Looking after family or friends after they leave hospital?

Patient Experience

  • Reference Number: HEY1171/2020E
  • Departments: Discharge Liaison Services, Trustwide - Adult
  • Last Updated: 20 October 2020

This leaflet has not been produced by the Hull University Teaching Hospitals NHS Trust. It was produced by www.gov.uk.

Looking after family or friends after they leave hospital?

This leaflet lists useful advice for family and friends of people needing ongoing care or support with day-to-day life. Support may be in the home or remotely (for example, by phone), and might include:

  • Emotional support like helping someone manage anxiety or mental health
  • Housework like cooking, cleaning or other chores
  • Personal support like help moving around, washing, eating or getting dressed
  • Assistance with getting essential items like medicine or food, or
  • Help to manage money, paid care or other services

What to consider if you’re looking after someone

1. Get help from others with caring and everyday tasks

  • Try not to do everything yourself. Speak to friends and family about what support the person needs and what others can do to help. Can they share any tasks?
  • Go to the Carers UK and Carers Trust websites for information about support available. Carers UK also has an online forum where you can speak to other carers, and a free helpline, open Monday to Friday, 9am to 6pm on 0808 808 777. Carers UK website https://www.carersuk.org/
  • If you are employed, talk to your employer about managing work while caring. You may be able to arrange flexible working and many employers offer other ways of making things easier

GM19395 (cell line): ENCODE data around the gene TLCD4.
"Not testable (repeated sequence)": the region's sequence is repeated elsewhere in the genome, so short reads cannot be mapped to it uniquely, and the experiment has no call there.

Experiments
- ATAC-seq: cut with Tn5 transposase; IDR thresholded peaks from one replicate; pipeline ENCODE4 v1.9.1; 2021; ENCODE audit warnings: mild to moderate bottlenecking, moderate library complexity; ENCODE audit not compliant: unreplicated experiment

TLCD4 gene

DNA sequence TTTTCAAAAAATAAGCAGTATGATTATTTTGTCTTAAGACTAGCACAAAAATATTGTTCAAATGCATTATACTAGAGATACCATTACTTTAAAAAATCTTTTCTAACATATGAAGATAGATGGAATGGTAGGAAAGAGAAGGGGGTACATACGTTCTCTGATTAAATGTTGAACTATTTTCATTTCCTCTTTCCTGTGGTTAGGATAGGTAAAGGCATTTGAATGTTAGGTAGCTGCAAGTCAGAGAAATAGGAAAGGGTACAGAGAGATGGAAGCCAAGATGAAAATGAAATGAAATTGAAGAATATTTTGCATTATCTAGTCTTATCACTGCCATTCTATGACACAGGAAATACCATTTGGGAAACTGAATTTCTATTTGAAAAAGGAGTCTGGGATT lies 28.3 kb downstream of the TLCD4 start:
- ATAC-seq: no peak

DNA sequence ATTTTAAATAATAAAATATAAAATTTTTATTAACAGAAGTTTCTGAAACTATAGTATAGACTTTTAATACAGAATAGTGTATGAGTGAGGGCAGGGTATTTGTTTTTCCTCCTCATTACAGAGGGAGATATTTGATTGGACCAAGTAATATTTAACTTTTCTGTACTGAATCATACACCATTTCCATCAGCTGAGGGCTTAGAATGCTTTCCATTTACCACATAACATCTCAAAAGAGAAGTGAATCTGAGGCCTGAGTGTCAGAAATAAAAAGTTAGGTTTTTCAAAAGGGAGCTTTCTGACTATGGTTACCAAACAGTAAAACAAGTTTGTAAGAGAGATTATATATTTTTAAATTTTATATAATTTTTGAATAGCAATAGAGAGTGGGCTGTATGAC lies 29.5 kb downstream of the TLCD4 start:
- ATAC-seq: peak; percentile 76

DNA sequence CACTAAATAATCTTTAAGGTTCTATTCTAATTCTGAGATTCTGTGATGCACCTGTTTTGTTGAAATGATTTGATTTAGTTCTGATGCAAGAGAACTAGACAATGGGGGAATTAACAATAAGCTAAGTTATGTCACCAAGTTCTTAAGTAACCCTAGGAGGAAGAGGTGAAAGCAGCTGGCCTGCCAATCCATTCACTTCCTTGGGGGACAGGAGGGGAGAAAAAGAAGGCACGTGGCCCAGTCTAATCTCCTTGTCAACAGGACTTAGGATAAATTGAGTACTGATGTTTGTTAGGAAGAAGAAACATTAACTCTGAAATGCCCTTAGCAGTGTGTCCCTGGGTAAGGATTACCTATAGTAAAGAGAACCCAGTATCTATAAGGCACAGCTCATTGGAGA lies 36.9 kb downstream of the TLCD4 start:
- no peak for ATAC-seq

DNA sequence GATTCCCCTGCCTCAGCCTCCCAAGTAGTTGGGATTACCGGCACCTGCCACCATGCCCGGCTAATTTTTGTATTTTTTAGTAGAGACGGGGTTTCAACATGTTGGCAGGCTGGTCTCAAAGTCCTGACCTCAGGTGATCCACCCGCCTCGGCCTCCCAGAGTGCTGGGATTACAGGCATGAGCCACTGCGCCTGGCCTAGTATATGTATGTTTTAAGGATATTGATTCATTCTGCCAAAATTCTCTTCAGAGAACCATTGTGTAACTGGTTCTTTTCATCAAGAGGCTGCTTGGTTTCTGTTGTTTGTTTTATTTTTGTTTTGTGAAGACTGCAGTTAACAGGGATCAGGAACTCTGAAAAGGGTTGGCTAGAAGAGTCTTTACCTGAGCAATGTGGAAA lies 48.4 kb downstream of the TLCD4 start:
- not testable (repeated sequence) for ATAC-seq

• If you a’re at school, college or university, let them know you are caring for someone so they can help you manage your studies. Carers Trust has lots of helpful advice for young people looking after family members or friends. Carers Trust website https://carers.org/ 
  • Check what your council or local authority can offer. Find their websites using the online postcode tool at www.gov.uk/find-local-council. Services may change during the pandemic
  • Get specialist advice about caring from condition-related organisations like Alzheimer’s Society, Age UK, MIND and others. Many offer support for carers too

2. Look after your health as well as the person you support: It’s important to look after yourself to stay healthy and avoid burning out. Eat a balanced diet, get enough sleep and try to make time each day for physical activity. Taking time for yourself to exercise or take a few breaths can relieve stress and help you manage each day. Check the NHS ‘Every Mind Matters’ website Check the  https://www.nhs.uk/oneyou/every-mind-matters/ for more tips. If your own health or the health of the person you support gets worse, with coronavirus or another illness, talk to your GP or call NHS 111.

3. Think ahead to make care manageable if things change: Write down what care the person needs and what others should do if you can’t continue providing care for any reason. It’s important that others can easily find your plan and quickly understand what needs to be done if you aren’t there. Carers UK has advice on their website on how to make your plan.

4. Read the government guidance for unpaid carers: For more detailed advice on caring for friends or family during coronavirus search for  ‘unpaid care coronavirus go.uk’ online.

5. Register for extra support from NHS volunteers: Carers, as well as those they care for, can get a range of help including with shopping and other support by calling 0808 196 3646.

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